Porter McKnight - Bass
Travis Miguel - Guitar
Brandon Saller - Drums/Vocals
Alex Varkatzas - Vocals
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A fire requires only one match. Sometimes, it can be struck in the oddest of ways, but once those flames spread, it’s impossible to contain. After a three-year hiatus, the embers started to collectively glow again for Southern California metal trailblazers Atreyu—Alex Varkatzas [vocals], Brandon Saller [drums/vocals], “BIG” Dan Jacobs [guitar], Travis Miguel [guitar], and Porter McKnight [bass]. Everybody agrees that Dan first planted the seed, individually calling his band mates and urging for a meeting, but a different kind of call really set the wheels in motion.
“The first time I talked to Alex in what seemed like forever was when I heard he and his wife were having a child,” admits Brandon. “I reached out to congratulate him. That led to us having lunch together, catching up, talking about things, and discussing Atreyu. Soon, the five of us had dinner, and we began mulling around the idea asking, ‘What if we did this again? How would we do it? What would we want out of it?’ We all seemed to be on the same page. We agreed on doing things the same way. This wouldn’t be a nostalgia trip. We were going to play shows and make new music. That was the spark that lit the fire.”
“The time away from it helped all of us gain perspective,” adds Alex. “After doing like 200 shows per year for a decade, we were burnt out when we went away. Once we met up, we missed the band and what it meant to us. It was time to do it again. We were a hundred percent in control of our own destiny and fired up like never before.”
So, the group began writing in their Orange County rehearsal space, quickly tapping into the spirit millions of fans fell in love with, but harnessing their newfound wisdom along the way. In secret, they hit the studio with producer Fred Archambault [Avenged Sevenfold] and began cutting what would become their sixth full-length album, Long Live [Search and Destroy Records/Spinefarm Records] and first since 2009’s Congregation of the Damned.
As a “Thank You” to fans in 2014, they gave away their first recording—the scorching “So Others May Live” on their web site for free to an overwhelmingly positive audience response. In between rapturous high-profile gigs at Aftershock Festival, Slipknot’s KNOTFEST, and a pair of sold out hometown shows in Orange County, the group finished the album at their own pace and on their own terms.
“It was such an honest process,” exclaims Alex. “Aside from the actual sound of the production, Fred’s biggest asset was letting us be ourselves and giving us free reign to do what we want to do. He kept the ship going the right way, helping us realize our ideas. We’re at our best musically and performance-wise when we’re allowed to be us. Long Live is us.”
The title track is locked and loaded with a guttural guitar smash, visceral growls, gang chants, acrobatic drumming, and a massive choral refrain. It announces Atreyu’s return with not just a bang, but a shotgun blast
“That speaks volumes to where our heads are at as a band and who we are to the world,” says Brandon. “It’s a clear picture of what we’re here to do. Atreyu has been a part of our lives for more time than it hasn’t. Everything circles around this. It’s a declaration that we’re here to stay.”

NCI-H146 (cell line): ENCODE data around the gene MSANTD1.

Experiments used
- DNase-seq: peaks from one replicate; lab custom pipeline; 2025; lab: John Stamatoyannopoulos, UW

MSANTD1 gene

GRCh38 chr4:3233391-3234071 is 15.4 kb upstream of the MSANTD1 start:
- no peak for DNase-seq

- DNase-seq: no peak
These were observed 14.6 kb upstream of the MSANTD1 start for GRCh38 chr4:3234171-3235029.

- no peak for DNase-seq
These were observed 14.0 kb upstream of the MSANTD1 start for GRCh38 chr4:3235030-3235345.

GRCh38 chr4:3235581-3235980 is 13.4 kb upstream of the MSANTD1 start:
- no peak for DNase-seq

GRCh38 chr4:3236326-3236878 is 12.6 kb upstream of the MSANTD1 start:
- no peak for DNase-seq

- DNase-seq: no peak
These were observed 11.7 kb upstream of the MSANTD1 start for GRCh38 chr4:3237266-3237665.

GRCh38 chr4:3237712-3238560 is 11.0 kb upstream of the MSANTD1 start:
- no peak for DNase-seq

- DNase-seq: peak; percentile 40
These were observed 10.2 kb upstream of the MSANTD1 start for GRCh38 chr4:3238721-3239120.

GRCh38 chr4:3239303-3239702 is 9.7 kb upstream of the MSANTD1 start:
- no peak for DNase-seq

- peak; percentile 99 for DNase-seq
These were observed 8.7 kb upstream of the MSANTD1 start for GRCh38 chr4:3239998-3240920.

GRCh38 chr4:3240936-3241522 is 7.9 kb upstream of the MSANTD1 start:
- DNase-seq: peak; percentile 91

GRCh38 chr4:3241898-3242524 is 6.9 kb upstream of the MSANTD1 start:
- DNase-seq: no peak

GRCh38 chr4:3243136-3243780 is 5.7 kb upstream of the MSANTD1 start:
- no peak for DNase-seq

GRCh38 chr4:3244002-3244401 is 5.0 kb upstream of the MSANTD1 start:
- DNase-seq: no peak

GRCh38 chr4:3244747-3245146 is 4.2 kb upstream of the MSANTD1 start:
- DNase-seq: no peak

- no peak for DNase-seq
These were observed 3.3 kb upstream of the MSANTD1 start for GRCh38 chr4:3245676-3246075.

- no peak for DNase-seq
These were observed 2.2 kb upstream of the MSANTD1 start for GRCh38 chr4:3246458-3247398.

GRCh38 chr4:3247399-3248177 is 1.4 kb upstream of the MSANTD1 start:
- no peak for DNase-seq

Alex agrees, “It’s about what our bond means. It’s more than just music. We’ve been friends since junior high. There’s a lot of history there.”
“Live To Labor” unearths a stop-start punk energy as double bass fires off into a “working man’s anthem,” while the heartfelt chug of “I Would Kill Lie Die” explores, as Alex puts it, “Love in its purest form.” Then, there’s the brooding “Cut Off the Head,” which stands out as the group’s angriest sledgehammer to date.
“I was so fucking fed up seeing news about pedophiles, molesters, and bullies,” sighs Alex. “I have no sympathy for them because they’re not humans, and they deserve the worst fucking fate imaginable. In a perfect world, their heads would be cut off on national TV.”
At the same time, “Heartbeats and Flatlines” showcases some of Travis and Dan’s most incendiary fretwork, building from a sizzling intro into an impenetrable crash.
“With this album, I feel like our only intention was to think about our favorite moments, attributes, and signatures of the band and make an album that represents those one-hundred percent,” remarks Brandon. “That was the only thought. Otherwise, it was off-the-cuff and shoot-from-the-hip. That’s the atmosphere we work the best in.”
It’s an approach that solidified the group as trendsetters when their 2002 debut, Suicide Notes and Butterfly Kisses dropped. Its follow-up in 2004, The Curse, became a genre classic moving over 450,000 copies and seeing the band blossom into a worldwide phenomenon. Their third opus A Deathgrip on Yesterday would match that success and even debut Top 10 on the Billboard Top 200, a feat also accomplished on Lead Sails and Paper Anchors in 2007. To date, the group has moved over 3 million records worldwide and sold out countless shows as well covering magazines from Alternative Press to Revolver and influencing everybody from Hollywood Undead to Of Mice & Men.
Ultimately, the title sums up Atreyu’s mindset, and this fire is only starting to burn.
“During the first time jamming, the first time back in the studio, and the first time on stage, it became very clear that this is something that will be in our lives forever,” Brandon leaves off. “Our bodies and souls couldn’t let us deny the history we’d built. The record speaks for who we are. It’s the truth for the five of us.”